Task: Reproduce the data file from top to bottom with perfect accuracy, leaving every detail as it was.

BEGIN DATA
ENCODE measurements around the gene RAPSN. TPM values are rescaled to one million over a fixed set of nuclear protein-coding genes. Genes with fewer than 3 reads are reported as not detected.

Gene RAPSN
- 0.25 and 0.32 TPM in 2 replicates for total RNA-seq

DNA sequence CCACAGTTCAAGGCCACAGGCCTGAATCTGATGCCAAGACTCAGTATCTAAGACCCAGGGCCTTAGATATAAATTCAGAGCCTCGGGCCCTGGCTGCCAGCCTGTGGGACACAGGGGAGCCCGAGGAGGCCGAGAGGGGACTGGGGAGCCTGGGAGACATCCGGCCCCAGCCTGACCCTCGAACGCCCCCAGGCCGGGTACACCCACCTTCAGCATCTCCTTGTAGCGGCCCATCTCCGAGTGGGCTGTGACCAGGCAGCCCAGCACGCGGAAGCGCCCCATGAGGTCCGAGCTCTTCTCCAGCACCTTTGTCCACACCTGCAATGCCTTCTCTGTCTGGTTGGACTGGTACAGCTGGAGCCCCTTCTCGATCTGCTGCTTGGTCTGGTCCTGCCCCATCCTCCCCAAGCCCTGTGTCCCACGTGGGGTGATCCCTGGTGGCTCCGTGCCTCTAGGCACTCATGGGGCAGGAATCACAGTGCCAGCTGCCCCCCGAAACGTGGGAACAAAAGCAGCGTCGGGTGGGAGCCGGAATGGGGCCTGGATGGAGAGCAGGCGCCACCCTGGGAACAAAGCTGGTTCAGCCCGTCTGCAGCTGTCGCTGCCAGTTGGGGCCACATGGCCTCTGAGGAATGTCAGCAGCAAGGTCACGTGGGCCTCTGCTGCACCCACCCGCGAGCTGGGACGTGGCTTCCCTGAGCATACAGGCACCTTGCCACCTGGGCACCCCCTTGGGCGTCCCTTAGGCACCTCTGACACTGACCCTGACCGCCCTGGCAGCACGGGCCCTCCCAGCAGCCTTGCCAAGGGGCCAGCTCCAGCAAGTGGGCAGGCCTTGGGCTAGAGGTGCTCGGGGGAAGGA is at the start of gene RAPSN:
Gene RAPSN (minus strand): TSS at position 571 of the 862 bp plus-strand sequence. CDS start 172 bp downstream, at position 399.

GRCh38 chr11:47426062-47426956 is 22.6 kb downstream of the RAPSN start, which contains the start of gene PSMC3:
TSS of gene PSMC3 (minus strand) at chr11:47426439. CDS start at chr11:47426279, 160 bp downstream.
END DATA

ENCODE measurements around the gene RAPSN. TPM values are rescaled to one million over a fixed set of nuclear protein-coding genes. Genes with fewer than 3 reads are reported as not detected.

Gene RAPSN
- 0.25 and 0.32 TPM in 2 replicates for total RNA-seq

DNA sequence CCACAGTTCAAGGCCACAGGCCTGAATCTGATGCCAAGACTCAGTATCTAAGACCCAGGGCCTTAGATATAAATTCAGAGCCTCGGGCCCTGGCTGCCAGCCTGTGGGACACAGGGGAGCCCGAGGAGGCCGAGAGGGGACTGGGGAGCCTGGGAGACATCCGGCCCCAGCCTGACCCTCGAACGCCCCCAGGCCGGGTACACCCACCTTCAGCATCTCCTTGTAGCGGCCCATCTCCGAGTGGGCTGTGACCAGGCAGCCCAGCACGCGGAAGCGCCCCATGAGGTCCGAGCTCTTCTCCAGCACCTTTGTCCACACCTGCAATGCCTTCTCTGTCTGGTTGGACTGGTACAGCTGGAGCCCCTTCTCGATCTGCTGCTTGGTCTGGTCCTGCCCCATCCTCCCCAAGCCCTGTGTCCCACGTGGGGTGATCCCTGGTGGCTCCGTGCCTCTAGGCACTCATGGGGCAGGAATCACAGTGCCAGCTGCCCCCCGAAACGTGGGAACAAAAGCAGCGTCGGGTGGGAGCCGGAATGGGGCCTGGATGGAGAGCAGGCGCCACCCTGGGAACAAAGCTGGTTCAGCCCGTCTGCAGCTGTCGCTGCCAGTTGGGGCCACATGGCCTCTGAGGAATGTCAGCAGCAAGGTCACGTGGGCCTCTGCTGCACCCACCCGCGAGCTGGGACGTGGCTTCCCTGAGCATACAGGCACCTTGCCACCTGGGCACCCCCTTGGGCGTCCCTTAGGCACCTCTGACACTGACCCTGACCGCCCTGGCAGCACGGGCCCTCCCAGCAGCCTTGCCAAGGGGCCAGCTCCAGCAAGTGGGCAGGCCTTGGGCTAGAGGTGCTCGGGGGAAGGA is at the start of gene RAPSN:
Gene RAPSN (minus strand): TSS at position 571 of the 862 bp plus-strand sequence. CDS start 172 bp downstream, at position 399.

GRCh38 chr11:47426062-47426956 is 22.6 kb downstream of the RAPSN start, which contains the start of gene PSMC3:
TSS of gene PSMC3 (minus strand) at chr11:47426439. CDS start at chr11:47426279, 160 bp downstream.